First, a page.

Scholars of political history note that one of the more insidious aspects of imperialism, as conducted by Westerners or even in the Far East, was the usurpation of the labor of the subdued for purposes that have nothing to do for their good.
Indeed, it is war that tends to require much of the manpower that is secured by imperialists through force or by forging asymmetrical relationships. And in recent memory, very few places bear the marks of such devastating ideology like the Horn of Africa under the siege of Italian imperialism.
A curious benefit of doubt Italy historically receives is that, often for laypeople, there is usually the assumption that the Italian state has existed as long as, for instance, Great Britain or even France. This is a benefit of a doubt that stems from an uncritical appreciation of Europe as a collection of “core countries” in the sense of a world-systems theory.
As a matter of fact, the United States is older as a polity than anything resembling an Italian state. It was in 1815 that Italian regional monarchs and nobility started national unification, a process that is thought to have been finalized in 1870 nearly 100 years after America had declared independence from Britain.
Yet when the Kingdom of Italy was founded in 1861, it quickly joined the scramble for Africa which Western historians prefer to officially mark from the Berlin Conference even though there is enough evidence to suggest that Western powers had “unofficially” been carving up the continent before 1884.
The Italian imperialists were late to the party, however, they were motivated in ways similar to other 19th century Europeans. The maximization of territories was important not only for economic impetus but as learned throughout history, wars against external peoples tend to bring a nation together.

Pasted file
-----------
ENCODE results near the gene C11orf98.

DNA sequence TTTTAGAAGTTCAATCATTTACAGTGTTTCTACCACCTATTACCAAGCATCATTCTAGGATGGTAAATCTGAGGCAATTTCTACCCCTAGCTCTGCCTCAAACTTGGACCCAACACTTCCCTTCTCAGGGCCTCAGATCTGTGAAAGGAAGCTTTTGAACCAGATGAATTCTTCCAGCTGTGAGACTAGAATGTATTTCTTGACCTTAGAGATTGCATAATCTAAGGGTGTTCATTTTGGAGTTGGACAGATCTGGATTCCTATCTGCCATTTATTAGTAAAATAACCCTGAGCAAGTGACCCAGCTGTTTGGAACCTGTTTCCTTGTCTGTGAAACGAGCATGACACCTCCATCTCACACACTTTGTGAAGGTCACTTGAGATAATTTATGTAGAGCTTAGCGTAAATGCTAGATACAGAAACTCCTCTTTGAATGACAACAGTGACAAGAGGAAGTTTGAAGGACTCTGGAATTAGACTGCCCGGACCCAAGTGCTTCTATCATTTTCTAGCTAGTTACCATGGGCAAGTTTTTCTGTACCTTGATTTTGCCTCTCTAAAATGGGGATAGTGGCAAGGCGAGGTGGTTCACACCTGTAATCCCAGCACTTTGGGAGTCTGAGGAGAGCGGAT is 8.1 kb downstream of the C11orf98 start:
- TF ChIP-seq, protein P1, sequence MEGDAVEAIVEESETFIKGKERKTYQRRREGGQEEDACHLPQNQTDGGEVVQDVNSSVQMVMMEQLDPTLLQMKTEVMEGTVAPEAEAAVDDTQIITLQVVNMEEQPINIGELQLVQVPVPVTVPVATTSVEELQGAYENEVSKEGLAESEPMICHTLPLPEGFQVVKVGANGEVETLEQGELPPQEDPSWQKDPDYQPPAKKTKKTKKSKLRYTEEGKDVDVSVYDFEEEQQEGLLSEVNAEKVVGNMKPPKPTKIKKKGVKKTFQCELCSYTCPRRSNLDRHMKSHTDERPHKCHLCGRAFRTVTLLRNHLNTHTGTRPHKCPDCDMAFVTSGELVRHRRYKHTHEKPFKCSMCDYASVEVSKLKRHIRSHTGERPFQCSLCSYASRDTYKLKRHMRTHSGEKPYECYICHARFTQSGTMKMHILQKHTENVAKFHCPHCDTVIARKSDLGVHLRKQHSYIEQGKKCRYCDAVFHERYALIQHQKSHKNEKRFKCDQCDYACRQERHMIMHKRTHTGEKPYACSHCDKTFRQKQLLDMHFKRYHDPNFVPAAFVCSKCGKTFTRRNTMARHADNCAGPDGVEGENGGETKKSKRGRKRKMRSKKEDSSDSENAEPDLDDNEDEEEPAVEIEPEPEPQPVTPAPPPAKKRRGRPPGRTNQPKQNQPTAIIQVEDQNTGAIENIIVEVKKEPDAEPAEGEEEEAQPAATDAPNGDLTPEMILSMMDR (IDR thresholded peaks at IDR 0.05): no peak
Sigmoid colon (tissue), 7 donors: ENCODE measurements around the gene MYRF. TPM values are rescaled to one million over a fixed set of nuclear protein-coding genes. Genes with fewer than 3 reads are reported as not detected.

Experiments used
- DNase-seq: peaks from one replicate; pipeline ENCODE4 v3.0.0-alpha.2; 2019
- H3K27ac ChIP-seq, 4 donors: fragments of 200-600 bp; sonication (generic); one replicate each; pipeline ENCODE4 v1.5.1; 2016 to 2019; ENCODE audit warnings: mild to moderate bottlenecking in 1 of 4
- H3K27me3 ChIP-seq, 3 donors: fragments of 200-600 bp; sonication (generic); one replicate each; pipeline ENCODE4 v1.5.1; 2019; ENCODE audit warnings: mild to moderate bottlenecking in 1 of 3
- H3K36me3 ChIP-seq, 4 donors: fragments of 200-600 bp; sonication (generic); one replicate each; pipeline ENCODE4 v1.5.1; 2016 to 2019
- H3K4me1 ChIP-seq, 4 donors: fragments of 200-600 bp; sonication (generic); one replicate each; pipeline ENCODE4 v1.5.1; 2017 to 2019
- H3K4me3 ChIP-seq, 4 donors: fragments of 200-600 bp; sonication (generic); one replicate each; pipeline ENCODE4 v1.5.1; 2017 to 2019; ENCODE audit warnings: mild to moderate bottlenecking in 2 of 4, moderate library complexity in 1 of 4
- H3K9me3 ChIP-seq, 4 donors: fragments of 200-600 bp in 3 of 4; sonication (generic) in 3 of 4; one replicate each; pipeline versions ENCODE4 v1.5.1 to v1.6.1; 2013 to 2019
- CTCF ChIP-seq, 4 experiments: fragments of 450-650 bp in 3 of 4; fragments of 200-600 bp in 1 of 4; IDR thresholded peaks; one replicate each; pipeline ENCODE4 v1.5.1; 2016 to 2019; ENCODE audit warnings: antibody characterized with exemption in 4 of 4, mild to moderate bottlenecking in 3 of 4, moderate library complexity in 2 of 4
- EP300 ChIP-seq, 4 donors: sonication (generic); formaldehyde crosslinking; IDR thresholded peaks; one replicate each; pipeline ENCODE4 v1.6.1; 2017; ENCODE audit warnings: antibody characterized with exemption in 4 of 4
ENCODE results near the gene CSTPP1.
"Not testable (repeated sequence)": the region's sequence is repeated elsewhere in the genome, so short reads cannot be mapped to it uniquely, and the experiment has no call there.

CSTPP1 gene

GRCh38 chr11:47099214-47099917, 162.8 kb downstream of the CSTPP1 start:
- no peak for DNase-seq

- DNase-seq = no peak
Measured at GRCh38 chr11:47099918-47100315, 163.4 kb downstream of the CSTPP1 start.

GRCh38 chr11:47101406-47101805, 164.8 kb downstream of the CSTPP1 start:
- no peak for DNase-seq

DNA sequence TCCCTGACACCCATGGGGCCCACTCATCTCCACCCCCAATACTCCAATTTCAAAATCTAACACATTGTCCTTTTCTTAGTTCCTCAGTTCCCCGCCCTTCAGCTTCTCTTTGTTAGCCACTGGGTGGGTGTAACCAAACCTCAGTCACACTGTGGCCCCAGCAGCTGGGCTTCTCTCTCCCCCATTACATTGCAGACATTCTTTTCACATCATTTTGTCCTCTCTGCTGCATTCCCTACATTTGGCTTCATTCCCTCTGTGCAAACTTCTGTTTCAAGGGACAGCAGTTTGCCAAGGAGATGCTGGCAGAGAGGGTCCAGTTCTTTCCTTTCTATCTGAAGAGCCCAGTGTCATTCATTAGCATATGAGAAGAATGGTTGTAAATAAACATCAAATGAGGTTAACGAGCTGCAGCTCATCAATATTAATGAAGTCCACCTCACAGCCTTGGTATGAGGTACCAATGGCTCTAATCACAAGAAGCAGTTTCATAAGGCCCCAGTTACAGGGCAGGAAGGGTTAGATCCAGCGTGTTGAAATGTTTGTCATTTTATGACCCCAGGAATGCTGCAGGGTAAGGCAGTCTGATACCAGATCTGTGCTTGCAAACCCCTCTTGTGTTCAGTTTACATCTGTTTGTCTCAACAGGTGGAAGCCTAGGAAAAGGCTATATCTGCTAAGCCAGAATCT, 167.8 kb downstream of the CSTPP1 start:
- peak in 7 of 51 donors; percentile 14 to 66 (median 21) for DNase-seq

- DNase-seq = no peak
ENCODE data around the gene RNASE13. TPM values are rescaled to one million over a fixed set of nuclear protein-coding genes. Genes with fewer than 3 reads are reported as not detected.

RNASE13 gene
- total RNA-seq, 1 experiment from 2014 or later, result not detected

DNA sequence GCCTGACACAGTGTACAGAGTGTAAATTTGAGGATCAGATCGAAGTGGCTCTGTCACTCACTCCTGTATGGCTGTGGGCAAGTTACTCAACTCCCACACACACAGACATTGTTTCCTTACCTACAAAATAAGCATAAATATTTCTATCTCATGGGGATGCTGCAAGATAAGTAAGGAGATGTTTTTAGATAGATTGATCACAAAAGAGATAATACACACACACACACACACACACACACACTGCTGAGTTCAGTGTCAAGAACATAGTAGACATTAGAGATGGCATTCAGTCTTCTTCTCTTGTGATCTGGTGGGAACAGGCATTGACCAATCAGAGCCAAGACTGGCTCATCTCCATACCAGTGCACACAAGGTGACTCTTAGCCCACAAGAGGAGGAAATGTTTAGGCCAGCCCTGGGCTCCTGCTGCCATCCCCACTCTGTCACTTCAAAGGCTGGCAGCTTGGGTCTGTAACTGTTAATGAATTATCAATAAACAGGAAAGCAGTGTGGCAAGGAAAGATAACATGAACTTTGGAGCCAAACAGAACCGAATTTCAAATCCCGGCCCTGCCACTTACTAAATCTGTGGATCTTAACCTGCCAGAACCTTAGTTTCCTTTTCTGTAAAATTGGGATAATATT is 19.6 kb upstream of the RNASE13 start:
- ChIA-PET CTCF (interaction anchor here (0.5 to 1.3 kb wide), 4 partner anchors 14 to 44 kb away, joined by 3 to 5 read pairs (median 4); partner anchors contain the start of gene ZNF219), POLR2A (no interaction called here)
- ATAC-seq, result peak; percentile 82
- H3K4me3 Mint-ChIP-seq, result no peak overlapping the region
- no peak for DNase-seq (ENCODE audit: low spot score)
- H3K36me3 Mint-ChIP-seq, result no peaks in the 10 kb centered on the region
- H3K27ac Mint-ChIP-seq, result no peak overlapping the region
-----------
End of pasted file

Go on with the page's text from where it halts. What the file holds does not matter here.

For further clarification of the usefulness of war to politicians, one may refer to George Bush Jr.’s approval rating in the immediate aftermath of launching wars against Afghanistan and Iraq.
The two-term prime minister of Italy and statesman Francesco Crispi was one of the most prominent supporters of Italian imperialist adventures that took them to north Africa and the Horn of the continent. Before the world would speak of Benito Mussolini’s adaptation of the Latin phrase mare nostrum (Our Sea) as a fascist rallying philosophy, Crispi and his predecessors had already laid the foundation of Italian hegemony by tapping up the greatness of ancient Rome from which they claim a sense of superiority, and one would argue, the right of conquest.
It was not until 1886 that Italy would lay claim to its first territory in Africa, the area of Massawa in modern Eritrea, through an understanding with the British. This was even after France had brushed aside Italy’s request of sharing Tunisia, an area that was home to a lot of Italians since the 17th century.
Annexation of Massawa meant that Italy prevented the expansion of French Somaliland, probably as payback for Tunisia. But the Kingdom of Ethiopia was also effectively landlocked by Italy’s annexation.
From Massawa, the Italians plotted how they could secure the entirety of the Kingdom of Ethiopia. The kingdom had not been awarded to any European power during the Berlin Conference out of what some historians say was deference to Ethiopia’s very intimate connection to Christianity.